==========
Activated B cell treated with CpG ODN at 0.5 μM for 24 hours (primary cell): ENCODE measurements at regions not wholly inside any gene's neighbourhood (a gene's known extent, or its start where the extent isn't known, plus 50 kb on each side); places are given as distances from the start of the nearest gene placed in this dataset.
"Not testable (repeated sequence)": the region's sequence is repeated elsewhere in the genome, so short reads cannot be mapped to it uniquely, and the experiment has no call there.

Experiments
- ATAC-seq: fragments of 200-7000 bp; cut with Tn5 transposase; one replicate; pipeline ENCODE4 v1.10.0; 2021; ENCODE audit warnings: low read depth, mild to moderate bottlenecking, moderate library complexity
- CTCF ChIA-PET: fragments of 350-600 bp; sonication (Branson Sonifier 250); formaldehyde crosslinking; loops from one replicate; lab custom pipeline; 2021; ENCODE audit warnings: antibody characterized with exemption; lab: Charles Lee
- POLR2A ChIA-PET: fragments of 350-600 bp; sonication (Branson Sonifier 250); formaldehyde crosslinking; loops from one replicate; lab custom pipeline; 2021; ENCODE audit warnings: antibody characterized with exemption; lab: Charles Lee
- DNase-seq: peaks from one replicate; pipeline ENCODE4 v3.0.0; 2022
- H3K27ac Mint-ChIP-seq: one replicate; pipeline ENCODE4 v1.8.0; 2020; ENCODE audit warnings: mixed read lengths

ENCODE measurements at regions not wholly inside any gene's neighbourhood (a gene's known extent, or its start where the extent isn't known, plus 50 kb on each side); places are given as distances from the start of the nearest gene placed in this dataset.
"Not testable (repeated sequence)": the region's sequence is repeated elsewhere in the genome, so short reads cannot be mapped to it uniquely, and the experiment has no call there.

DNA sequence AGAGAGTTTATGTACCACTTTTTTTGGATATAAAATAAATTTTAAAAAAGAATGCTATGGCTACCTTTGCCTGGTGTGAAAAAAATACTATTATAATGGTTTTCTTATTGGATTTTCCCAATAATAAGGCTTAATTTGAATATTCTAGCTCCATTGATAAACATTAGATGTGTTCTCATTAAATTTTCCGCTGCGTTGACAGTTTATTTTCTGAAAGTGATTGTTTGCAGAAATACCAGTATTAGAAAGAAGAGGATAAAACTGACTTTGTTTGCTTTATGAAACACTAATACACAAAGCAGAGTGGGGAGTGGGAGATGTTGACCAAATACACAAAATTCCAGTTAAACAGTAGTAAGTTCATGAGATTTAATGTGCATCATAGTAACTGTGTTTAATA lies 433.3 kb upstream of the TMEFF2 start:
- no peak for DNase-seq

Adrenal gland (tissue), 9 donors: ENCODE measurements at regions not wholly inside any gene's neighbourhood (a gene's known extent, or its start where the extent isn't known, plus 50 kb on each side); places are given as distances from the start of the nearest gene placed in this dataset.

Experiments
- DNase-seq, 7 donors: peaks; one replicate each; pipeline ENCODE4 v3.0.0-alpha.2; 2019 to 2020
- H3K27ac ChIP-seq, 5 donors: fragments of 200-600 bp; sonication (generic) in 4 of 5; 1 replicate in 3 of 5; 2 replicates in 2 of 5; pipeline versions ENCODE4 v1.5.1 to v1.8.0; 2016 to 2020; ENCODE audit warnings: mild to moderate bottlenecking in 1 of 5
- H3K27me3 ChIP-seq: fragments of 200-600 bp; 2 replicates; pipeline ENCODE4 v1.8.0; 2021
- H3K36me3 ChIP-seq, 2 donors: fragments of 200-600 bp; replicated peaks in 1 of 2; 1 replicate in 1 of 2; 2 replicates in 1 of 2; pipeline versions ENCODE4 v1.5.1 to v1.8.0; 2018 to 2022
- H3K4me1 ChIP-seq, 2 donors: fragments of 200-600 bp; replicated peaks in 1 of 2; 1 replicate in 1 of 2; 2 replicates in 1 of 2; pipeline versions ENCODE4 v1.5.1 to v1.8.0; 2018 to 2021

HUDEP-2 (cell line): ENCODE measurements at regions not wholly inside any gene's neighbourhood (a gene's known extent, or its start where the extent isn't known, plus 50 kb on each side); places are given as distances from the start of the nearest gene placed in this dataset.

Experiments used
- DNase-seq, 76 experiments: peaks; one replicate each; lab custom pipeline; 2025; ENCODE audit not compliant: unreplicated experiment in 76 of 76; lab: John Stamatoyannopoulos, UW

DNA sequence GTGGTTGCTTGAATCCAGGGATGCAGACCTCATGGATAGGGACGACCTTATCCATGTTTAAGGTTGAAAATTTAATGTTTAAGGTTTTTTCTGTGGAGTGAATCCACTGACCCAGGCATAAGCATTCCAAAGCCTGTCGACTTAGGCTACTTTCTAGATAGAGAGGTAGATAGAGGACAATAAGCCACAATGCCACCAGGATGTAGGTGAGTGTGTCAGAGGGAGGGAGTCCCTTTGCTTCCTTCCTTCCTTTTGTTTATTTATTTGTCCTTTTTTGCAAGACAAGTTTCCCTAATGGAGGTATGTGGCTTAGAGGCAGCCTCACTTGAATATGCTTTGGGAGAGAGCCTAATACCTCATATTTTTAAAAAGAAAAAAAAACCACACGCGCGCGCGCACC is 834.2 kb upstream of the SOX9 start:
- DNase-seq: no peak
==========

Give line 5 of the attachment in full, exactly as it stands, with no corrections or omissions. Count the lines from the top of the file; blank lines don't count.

- CTCF ChIA-PET: fragments of 350-600 bp; sonication (Branson Sonifier 250); formaldehyde crosslinking; loops from one replicate; lab custom pipeline; 2021; ENCODE audit warnings: antibody characterized with exemption; lab: Charles Lee